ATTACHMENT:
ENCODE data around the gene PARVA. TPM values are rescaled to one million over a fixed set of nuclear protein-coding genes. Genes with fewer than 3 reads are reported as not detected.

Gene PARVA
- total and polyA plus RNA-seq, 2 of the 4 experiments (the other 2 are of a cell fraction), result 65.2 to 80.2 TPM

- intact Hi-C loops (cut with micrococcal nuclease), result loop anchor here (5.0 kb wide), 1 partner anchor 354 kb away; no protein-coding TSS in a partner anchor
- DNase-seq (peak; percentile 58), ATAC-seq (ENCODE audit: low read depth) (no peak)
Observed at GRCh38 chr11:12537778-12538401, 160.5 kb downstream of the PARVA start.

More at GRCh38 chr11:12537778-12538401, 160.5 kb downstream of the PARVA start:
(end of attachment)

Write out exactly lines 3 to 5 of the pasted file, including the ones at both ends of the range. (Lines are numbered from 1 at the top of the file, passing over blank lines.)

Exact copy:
- total and polyA plus RNA-seq, 2 of the 4 experiments (the other 2 are of a cell fraction), result 65.2 to 80.2 TPM

- intact Hi-C loops (cut with micrococcal nuclease), result loop anchor here (5.0 kb wide), 1 partner anchor 354 kb away; no protein-coding TSS in a partner anchor
- DNase-seq (peak; percentile 58), ATAC-seq (ENCODE audit: low read depth) (no peak)